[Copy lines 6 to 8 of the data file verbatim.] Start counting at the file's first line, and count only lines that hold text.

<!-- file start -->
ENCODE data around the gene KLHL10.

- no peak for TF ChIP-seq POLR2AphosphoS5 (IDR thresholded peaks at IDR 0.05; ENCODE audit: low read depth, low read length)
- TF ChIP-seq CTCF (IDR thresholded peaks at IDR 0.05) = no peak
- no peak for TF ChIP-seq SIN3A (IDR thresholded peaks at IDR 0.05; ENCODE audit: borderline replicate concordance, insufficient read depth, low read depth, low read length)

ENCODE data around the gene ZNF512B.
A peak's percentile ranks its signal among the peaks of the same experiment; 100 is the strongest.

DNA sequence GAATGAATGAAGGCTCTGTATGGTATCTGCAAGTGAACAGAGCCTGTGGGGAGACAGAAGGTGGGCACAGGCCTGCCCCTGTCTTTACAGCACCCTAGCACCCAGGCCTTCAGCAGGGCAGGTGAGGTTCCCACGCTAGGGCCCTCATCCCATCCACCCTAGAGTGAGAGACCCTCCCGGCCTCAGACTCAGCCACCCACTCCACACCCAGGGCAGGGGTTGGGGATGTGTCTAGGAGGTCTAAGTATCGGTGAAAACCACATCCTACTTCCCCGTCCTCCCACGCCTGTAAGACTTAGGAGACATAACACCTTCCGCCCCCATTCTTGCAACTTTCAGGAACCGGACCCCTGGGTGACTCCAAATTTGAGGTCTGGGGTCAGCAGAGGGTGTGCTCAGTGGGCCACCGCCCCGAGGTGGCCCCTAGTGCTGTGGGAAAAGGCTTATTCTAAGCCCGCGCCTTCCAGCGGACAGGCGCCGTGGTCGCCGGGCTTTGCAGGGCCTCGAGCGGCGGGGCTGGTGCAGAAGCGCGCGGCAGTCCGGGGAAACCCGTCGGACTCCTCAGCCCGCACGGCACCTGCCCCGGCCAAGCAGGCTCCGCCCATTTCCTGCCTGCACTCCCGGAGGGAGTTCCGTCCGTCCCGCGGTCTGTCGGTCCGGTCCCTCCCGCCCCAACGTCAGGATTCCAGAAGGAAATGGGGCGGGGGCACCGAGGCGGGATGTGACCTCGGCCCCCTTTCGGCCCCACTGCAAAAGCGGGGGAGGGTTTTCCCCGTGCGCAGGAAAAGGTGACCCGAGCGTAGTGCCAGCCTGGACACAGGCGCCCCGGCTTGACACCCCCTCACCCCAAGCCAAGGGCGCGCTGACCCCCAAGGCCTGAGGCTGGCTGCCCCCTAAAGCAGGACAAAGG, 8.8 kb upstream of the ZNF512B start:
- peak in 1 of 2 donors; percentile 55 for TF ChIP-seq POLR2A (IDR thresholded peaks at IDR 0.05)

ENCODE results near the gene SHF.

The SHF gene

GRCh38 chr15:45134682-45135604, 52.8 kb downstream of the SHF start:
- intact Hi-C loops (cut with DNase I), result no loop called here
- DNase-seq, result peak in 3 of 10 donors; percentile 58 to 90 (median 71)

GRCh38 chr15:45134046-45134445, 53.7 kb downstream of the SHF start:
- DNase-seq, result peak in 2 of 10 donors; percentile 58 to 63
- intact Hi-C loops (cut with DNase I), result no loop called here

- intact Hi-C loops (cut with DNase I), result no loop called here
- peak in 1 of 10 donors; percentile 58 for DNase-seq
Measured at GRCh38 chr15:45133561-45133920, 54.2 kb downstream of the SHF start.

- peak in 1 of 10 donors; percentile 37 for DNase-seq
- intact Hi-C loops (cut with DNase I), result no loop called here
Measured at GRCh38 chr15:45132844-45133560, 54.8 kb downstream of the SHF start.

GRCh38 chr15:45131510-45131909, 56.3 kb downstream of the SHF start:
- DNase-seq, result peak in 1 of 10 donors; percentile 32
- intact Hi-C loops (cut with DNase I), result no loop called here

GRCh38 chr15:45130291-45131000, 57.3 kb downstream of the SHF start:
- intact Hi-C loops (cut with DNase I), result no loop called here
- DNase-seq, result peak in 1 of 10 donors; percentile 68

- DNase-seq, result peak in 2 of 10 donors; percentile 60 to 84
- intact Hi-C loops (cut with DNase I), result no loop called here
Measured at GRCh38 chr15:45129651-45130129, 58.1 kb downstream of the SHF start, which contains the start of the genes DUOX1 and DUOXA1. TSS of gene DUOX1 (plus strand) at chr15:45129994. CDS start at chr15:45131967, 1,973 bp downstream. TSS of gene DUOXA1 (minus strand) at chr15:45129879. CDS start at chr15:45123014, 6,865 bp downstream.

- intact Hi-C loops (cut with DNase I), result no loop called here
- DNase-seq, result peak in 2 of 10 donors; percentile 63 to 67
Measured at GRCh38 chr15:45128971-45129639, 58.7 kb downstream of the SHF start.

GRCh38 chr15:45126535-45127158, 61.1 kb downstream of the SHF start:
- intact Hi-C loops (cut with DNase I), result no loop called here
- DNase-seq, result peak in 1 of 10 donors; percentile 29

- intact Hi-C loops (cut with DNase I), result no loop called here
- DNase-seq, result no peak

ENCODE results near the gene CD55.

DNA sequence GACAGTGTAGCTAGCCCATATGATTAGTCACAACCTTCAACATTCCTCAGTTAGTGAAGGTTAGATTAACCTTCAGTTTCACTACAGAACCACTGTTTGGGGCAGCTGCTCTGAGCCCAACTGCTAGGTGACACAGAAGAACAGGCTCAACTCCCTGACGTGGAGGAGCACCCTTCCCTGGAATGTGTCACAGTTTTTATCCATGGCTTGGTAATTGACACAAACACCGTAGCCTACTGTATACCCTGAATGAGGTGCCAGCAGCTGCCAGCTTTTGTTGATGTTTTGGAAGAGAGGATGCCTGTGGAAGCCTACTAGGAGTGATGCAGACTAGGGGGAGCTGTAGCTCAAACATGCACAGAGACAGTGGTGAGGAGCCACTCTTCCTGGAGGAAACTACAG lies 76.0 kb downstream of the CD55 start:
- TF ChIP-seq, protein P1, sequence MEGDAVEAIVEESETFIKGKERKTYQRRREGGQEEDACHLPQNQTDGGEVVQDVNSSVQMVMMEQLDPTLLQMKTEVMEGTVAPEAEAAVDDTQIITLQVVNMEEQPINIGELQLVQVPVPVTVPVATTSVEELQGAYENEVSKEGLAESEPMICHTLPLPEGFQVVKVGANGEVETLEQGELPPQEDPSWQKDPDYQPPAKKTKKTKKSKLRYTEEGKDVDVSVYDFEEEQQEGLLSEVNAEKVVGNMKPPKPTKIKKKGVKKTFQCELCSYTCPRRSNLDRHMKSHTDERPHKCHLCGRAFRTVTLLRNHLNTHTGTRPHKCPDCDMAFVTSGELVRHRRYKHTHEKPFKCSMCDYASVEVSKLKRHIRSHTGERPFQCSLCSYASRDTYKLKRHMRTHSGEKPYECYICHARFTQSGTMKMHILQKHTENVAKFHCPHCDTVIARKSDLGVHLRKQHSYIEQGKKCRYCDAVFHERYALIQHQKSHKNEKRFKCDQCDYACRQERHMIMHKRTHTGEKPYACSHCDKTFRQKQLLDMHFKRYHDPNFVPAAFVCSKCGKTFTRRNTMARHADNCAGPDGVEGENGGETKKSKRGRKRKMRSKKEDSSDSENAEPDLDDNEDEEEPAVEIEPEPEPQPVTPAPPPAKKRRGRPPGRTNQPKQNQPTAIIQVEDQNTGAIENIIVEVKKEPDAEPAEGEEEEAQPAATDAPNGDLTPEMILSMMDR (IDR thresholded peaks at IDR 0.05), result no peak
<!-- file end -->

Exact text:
A peak's percentile ranks its signal among the peaks of the same experiment; 100 is the strongest.

DNA sequence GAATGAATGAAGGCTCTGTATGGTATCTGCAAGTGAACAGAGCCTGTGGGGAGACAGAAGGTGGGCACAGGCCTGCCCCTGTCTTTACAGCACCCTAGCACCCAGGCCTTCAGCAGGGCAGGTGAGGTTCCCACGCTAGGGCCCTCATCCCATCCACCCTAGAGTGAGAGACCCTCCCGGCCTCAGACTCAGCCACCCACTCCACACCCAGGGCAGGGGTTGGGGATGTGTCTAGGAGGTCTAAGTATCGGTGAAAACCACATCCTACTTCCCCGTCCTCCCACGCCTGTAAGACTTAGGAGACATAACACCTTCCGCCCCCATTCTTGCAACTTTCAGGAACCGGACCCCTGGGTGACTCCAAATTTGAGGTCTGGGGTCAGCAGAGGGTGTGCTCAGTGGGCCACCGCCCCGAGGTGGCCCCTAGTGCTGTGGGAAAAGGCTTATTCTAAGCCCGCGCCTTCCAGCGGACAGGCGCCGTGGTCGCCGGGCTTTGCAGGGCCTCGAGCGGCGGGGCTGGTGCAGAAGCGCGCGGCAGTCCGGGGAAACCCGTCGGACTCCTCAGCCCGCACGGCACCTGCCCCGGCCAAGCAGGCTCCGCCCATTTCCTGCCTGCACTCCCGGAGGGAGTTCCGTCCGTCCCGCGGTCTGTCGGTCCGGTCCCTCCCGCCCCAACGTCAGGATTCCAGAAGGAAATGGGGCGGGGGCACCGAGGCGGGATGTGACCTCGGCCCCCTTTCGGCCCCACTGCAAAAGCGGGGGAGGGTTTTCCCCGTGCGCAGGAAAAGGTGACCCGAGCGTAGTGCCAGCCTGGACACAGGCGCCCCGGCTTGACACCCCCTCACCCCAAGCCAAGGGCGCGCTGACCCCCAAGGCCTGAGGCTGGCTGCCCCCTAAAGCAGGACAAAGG, 8.8 kb upstream of the ZNF512B start:
- peak in 1 of 2 donors; percentile 55 for TF ChIP-seq POLR2A (IDR thresholded peaks at IDR 0.05)